Omega - The Geneva Watch Auction: XII Geneva Saturday, November 7, 2020 | Phillips

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  • Manufacturer: Omega
    Year: 1945
    Reference No: 2179/2
    Movement No: 10’095’349
    Material: Stainless steel
    Calibre: Manual, cal. 30 T2 SC, 16 jewels
    Bracelet/Strap: Leather
    Clasp/Buckle: Stainless steel
    Dimensions: 34.5mm Diameter
    Signed: Case, dial, movement, and buckle signed.

  • Catalogue Essay

    Timepieces worn on the wrist became critically necessary first during the Second Boer War (1899 – 1902). The use of wristwatches became widespread during World War I, as militaries realized the wrist was more convenient than the pocket and the production of wristwatches by manufacturers increased accordingly. By World War II, military wristwatches became increasingly specialized, as combat methods became more intense and diverse. Divers, airmen, infantrymen, and special operations offers had very different needs for their watches, as the environments they operated in differed. Most military watches shared some basic similarities: luminous dials in black or white, non-reflective, anti-corrosive cases to not catch light, easily serviceable parts, and some semblance of waterproofness.

    Omega’s reference 2179 was produced for both civilian and military purposes in the early 1940s, and its overall design upholds those basic tenets of early military watch specifications. Designed with an elegantly simple and legible luminous dial with sweeping center seconds to avoid clutter, a screw-down caseback, and a brushed steel case rather than polished steel. The syringe hands are seen on other military wristwatches of the era; however, the radial numerals are quite unusual. Within the watch beats the calibre 30T2, also used in the “Dirty Dozen” military watches issued to U.K. armed forces. The present watch is the best-preserved example to have appeared on the market in recent memory, with the dial having aged beautifully over time and the case remaining sharp and unpolished. As confirmed by Omega, the current reference 2179/2 was produced in 1945 and delivered to the U.S. Army – in accordance with the crisp “U.S. Army” engraving found on its caseback. To have survived seven decades in such a state of preservation is a rare treat for the discerning collector of military watches.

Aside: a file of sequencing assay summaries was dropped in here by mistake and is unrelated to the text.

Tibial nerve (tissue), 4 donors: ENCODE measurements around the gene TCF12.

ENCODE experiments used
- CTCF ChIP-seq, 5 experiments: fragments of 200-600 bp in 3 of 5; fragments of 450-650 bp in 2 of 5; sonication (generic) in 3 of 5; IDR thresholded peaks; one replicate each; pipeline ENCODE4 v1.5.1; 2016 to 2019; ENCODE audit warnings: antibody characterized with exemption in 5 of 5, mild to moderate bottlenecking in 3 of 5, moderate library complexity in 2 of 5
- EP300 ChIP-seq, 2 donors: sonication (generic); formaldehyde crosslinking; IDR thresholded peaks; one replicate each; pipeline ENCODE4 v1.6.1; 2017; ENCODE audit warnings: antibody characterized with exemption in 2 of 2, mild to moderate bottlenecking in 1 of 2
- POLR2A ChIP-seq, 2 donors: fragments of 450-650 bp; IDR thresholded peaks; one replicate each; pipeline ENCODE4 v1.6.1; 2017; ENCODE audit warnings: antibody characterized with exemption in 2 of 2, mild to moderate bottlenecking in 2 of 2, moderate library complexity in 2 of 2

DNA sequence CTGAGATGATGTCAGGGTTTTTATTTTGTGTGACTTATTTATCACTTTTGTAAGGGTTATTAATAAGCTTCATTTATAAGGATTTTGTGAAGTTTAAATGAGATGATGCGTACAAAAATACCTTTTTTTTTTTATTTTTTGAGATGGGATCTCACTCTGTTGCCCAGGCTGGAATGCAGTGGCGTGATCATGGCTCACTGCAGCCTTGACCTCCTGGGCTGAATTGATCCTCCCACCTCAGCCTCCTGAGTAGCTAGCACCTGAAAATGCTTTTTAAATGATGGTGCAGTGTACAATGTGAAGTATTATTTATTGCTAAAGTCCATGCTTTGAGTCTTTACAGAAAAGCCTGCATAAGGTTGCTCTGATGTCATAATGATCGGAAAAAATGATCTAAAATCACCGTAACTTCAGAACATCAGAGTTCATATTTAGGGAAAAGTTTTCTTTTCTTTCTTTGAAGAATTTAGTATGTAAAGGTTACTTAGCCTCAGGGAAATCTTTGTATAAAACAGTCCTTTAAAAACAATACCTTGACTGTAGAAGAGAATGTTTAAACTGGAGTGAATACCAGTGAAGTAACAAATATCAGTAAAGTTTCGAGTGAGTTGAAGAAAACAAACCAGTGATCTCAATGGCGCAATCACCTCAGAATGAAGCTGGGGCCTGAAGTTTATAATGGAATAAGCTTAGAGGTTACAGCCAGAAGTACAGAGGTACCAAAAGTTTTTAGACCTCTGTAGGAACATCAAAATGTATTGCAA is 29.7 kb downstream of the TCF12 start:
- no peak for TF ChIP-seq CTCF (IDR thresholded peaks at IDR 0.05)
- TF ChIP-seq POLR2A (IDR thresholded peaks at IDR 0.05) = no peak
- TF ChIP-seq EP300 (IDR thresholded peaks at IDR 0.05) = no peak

• Artist Biography


    Swiss • 1848

    Omega's rich history begins with its founder, Louis Brandt, who established the firm in 1848 in La Chaux de Fonds. In 1903, the company changed its name to Omega, becoming the only watch brand in history to have been named after one its own movements. A full-fledged manufacturer of highly accurate, affordable and reliable watches, its sterling reputation enabled them to be chosen as the first watch company to time the Olympic Games beginning in 1932. Its continued focus on precision and reliability ultimately led their Speedmaster chronograph wristwatch to be chosen by NASA in 1965 — the first watch worn on the moon.

    Key models sought-after by collectors include their first, oversized water-resistant chronograph — the reference 2077, early Speedmaster models such as the CK 2915 and 2998, military-issued versions of the Seamaster and oversized chronometer models such as those fitted with their prestigious caliber 30T2Rg.

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Ref. 2179/2
A very rare and well-preserved stainless steel military wristwatch with center seconds, radial numerals, and “US Army” engraving on caseback

34.5mm Diameter
Case, dial, movement, and buckle signed.

CHF9,000 - 18,000 

Sold for CHF11,970

Contact Specialist

Alexandre Ghotbi
Head of Watches, Continental Europe and the Middle East

41 79 637 1724

The Geneva Watch Auction: XII

Geneva Auction 6 - 7 November 2020